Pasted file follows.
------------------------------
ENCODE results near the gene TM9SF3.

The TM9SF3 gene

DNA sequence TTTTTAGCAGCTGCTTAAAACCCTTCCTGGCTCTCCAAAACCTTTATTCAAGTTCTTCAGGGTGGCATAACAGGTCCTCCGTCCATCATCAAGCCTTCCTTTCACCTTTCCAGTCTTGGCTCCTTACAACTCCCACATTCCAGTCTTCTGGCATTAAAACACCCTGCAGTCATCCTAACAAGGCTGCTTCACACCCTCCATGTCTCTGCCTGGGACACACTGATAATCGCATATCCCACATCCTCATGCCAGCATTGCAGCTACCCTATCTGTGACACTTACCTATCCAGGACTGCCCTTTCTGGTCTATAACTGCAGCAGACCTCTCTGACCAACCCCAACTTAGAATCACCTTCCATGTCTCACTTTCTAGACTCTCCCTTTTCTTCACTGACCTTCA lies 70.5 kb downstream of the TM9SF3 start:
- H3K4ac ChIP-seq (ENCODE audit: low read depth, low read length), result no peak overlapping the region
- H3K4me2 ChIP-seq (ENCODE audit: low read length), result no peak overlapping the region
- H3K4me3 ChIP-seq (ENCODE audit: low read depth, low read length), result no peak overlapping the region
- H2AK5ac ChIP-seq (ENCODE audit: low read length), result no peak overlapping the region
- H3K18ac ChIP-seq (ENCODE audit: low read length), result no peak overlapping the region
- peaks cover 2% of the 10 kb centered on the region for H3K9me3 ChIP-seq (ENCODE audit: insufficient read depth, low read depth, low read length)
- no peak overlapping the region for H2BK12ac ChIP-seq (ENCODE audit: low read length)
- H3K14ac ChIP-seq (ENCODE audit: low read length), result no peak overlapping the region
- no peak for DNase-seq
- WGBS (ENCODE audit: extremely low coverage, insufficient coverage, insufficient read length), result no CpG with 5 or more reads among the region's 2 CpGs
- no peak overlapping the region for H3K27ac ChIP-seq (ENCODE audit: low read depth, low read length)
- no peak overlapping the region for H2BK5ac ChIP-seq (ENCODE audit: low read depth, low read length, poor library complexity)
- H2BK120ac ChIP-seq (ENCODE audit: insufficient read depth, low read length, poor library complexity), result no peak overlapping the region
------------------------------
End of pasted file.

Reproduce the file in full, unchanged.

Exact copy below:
ENCODE results near the gene TM9SF3.

The TM9SF3 gene

DNA sequence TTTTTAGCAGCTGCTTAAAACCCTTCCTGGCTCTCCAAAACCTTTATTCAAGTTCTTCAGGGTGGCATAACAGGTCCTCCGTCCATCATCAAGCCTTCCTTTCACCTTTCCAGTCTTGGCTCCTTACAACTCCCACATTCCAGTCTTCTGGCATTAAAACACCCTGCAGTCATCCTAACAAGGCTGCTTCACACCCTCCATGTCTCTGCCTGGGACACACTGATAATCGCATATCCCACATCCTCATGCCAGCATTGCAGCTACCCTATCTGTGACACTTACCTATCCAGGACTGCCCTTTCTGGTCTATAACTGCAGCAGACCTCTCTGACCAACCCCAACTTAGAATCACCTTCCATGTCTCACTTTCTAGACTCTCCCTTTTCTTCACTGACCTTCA lies 70.5 kb downstream of the TM9SF3 start:
- H3K4ac ChIP-seq (ENCODE audit: low read depth, low read length), result no peak overlapping the region
- H3K4me2 ChIP-seq (ENCODE audit: low read length), result no peak overlapping the region
- H3K4me3 ChIP-seq (ENCODE audit: low read depth, low read length), result no peak overlapping the region
- H2AK5ac ChIP-seq (ENCODE audit: low read length), result no peak overlapping the region
- H3K18ac ChIP-seq (ENCODE audit: low read length), result no peak overlapping the region
- peaks cover 2% of the 10 kb centered on the region for H3K9me3 ChIP-seq (ENCODE audit: insufficient read depth, low read depth, low read length)
- no peak overlapping the region for H2BK12ac ChIP-seq (ENCODE audit: low read length)
- H3K14ac ChIP-seq (ENCODE audit: low read length), result no peak overlapping the region
- no peak for DNase-seq
- WGBS (ENCODE audit: extremely low coverage, insufficient coverage, insufficient read length), result no CpG with 5 or more reads among the region's 2 CpGs
- no peak overlapping the region for H3K27ac ChIP-seq (ENCODE audit: low read depth, low read length)
- no peak overlapping the region for H2BK5ac ChIP-seq (ENCODE audit: low read depth, low read length, poor library complexity)
- H2BK120ac ChIP-seq (ENCODE audit: insufficient read depth, low read length, poor library complexity), result no peak overlapping the region